Folks, here is an update to an earlier post on the film Mother’s Red Dress that I wrote about for The New Social Worker Magazine. I was able to preview the film in its entirety. Here is the updated film trailer:
John Paul Rice, one of the film’s producers who was profiled in The New Social Worker article, asked to post the film review on IMDb but I really enjoyed the film and its message, so here you go!
Why is running away from problems so seductive even though it never works to solve them? What does it really take for people to change? The film Mother’s Red Dress invites the viewer to explore these questions, to have an honest, unflinching dialogue with ourselves and reflect on our own experiences and behaviors, and, if we are willing to do the work, shows us a path in which we can chose to triumph over our own adversity to find a place of peace and hope.
I think the film poignantly captures the crazy- making orbit and trajectory of abuse, i.e., that oh-so-personal walk through someone’s head feeling and wondering if these oh-my-God-horrific experiences are real. So often experiences with abuse make us feel crazy, as if we did something wrong to cause this unfathomable shit torrent upon us. It is lived insanity and crazy-making personified, except it’s not because it is real and it’s happening to you and when we’re children, there may not be a damn thing we can do about it. I hope the folks I know who have survived terrible abuse and incest see this film. The film touched upon some places I have traveled in my own life, and revisiting those chapters was not easy.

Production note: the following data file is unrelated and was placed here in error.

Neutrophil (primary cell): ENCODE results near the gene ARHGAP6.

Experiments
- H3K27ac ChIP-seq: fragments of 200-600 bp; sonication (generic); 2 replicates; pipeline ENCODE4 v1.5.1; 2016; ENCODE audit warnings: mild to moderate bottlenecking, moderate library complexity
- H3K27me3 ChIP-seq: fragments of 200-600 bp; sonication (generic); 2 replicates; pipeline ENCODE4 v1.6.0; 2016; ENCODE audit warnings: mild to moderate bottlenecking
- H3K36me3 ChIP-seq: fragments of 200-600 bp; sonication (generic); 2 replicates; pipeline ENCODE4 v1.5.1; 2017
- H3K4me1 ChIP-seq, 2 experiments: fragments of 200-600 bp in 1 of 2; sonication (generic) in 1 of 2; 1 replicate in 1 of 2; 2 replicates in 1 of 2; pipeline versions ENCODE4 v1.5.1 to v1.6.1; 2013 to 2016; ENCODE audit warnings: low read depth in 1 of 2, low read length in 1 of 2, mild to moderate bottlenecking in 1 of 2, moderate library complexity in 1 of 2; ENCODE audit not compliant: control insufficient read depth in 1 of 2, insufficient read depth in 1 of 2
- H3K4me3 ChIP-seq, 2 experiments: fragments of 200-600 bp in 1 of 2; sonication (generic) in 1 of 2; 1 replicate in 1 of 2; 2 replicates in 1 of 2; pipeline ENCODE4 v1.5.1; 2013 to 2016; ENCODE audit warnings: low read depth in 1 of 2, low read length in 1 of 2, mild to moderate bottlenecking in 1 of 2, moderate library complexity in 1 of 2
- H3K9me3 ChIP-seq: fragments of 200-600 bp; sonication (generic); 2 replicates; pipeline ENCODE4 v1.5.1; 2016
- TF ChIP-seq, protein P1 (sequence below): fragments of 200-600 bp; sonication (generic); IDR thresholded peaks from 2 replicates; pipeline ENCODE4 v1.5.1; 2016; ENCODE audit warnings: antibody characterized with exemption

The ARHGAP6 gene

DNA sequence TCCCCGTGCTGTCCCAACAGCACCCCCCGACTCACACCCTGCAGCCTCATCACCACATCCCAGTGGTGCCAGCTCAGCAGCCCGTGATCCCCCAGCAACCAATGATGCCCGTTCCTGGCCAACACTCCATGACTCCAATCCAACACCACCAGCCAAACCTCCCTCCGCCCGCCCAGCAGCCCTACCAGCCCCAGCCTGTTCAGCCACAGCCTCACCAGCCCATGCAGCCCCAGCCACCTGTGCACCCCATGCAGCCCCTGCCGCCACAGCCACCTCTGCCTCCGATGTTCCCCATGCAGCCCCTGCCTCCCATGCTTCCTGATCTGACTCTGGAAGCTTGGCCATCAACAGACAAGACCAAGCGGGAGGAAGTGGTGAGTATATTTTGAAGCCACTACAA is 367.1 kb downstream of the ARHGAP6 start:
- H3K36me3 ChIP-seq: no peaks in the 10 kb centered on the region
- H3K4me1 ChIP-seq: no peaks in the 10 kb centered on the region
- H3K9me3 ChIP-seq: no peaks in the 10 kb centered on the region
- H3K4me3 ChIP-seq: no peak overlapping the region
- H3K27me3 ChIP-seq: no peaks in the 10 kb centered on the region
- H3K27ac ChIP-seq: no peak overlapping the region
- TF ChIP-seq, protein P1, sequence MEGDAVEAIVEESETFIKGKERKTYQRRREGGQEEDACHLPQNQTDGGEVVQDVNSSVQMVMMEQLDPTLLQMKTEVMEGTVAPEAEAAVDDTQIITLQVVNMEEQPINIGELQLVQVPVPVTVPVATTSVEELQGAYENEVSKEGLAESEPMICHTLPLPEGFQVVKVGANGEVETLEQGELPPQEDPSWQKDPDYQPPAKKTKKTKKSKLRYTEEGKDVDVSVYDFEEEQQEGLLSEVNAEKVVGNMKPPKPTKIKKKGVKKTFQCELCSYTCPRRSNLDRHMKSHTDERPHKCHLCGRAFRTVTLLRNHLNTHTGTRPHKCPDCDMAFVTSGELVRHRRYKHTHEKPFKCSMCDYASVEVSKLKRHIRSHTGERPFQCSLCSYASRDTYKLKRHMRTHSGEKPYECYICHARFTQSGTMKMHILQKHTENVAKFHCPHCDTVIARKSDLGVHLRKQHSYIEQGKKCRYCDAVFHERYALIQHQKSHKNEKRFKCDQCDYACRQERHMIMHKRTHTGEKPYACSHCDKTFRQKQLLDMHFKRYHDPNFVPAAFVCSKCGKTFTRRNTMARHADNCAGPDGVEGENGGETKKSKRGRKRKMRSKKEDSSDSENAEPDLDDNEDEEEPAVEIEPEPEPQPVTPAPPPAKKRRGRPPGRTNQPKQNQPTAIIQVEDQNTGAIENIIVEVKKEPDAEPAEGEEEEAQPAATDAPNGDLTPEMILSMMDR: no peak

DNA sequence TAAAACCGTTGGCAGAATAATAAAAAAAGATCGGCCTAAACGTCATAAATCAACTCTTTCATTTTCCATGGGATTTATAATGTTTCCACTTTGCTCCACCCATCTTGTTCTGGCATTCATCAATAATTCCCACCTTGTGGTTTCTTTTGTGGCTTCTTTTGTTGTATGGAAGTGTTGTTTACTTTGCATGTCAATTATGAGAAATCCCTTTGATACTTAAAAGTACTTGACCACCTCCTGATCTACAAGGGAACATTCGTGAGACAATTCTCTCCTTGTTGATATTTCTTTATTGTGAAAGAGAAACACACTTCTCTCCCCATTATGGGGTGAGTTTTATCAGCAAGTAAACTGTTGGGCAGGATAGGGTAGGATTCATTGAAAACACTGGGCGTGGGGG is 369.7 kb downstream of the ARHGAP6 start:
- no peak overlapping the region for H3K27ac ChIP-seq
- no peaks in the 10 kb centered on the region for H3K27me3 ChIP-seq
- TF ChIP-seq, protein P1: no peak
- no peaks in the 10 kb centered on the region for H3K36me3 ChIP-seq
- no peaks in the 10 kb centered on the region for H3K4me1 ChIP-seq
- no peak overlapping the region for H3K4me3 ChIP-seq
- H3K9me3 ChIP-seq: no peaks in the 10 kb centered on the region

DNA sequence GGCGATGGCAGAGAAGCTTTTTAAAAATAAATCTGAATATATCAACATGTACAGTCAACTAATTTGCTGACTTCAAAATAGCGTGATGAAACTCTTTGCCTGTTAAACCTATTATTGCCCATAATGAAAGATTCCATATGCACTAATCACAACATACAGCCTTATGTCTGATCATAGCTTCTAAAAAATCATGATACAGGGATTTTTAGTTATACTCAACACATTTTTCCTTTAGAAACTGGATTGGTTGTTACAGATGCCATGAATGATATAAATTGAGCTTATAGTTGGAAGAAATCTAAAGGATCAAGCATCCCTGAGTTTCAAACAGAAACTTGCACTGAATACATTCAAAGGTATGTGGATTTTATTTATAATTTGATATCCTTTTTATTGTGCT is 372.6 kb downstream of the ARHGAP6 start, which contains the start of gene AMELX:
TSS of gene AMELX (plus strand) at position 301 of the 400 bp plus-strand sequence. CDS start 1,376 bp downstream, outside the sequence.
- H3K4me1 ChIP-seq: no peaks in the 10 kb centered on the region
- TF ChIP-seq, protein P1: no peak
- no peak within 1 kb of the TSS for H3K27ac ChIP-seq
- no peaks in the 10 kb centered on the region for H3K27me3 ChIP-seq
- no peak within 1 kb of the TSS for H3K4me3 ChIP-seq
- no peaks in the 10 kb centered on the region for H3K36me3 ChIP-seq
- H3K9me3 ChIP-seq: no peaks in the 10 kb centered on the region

In the end, however, I think the main character in Mother’s Red Dress is ultimately fortunate, for how often in real life do we act upon the chance to confront that which made us who we are, truly face those chapters of our stories that form our own individual constitutions, our character, however painful they may be? We cannot undo them anymore than we can unspill milk. Every day we make choices about the kind of person we will be in this world, even if some of us due to abusive experiences are more acutely aware of the effect we can have on others. While some may say we suffer the sins of our fathers, every single day we can chose how we respond to them and choose to build our own capacity to heal and grow and thrive.
I’ll post another update when the film is publicly available to view – I hope you get to see it too! You can rent it here: